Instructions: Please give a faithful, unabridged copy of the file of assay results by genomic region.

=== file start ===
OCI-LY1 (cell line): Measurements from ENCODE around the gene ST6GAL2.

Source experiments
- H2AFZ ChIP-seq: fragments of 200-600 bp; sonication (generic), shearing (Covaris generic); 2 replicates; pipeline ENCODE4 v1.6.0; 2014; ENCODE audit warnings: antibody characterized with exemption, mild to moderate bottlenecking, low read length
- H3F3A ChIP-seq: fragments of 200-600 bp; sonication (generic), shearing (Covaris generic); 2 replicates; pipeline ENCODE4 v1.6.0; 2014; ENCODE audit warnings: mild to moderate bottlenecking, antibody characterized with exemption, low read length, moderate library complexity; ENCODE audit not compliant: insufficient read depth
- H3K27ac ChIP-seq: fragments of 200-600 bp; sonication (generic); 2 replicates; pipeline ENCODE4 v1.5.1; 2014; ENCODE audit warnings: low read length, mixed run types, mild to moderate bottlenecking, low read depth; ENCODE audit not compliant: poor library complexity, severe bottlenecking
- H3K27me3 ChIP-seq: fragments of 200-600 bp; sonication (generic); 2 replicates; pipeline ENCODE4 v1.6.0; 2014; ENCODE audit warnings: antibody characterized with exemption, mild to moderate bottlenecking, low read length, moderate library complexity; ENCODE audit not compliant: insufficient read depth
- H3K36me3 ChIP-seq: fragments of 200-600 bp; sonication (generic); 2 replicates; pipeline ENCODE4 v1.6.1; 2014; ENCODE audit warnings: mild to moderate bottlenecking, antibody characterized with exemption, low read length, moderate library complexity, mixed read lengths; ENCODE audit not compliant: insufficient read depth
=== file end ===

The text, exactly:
OCI-LY1 (cell line): Measurements from ENCODE around the gene ST6GAL2.

Source experiments
- H2AFZ ChIP-seq: fragments of 200-600 bp; sonication (generic), shearing (Covaris generic); 2 replicates; pipeline ENCODE4 v1.6.0; 2014; ENCODE audit warnings: antibody characterized with exemption, mild to moderate bottlenecking, low read length
- H3F3A ChIP-seq: fragments of 200-600 bp; sonication (generic), shearing (Covaris generic); 2 replicates; pipeline ENCODE4 v1.6.0; 2014; ENCODE audit warnings: mild to moderate bottlenecking, antibody characterized with exemption, low read length, moderate library complexity; ENCODE audit not compliant: insufficient read depth
- H3K27ac ChIP-seq: fragments of 200-600 bp; sonication (generic); 2 replicates; pipeline ENCODE4 v1.5.1; 2014; ENCODE audit warnings: low read length, mixed run types, mild to moderate bottlenecking, low read depth; ENCODE audit not compliant: poor library complexity, severe bottlenecking
- H3K27me3 ChIP-seq: fragments of 200-600 bp; sonication (generic); 2 replicates; pipeline ENCODE4 v1.6.0; 2014; ENCODE audit warnings: antibody characterized with exemption, mild to moderate bottlenecking, low read length, moderate library complexity; ENCODE audit not compliant: insufficient read depth
- H3K36me3 ChIP-seq: fragments of 200-600 bp; sonication (generic); 2 replicates; pipeline ENCODE4 v1.6.1; 2014; ENCODE audit warnings: mild to moderate bottlenecking, antibody characterized with exemption, low read length, moderate library complexity, mixed read lengths; ENCODE audit not compliant: insufficient read depth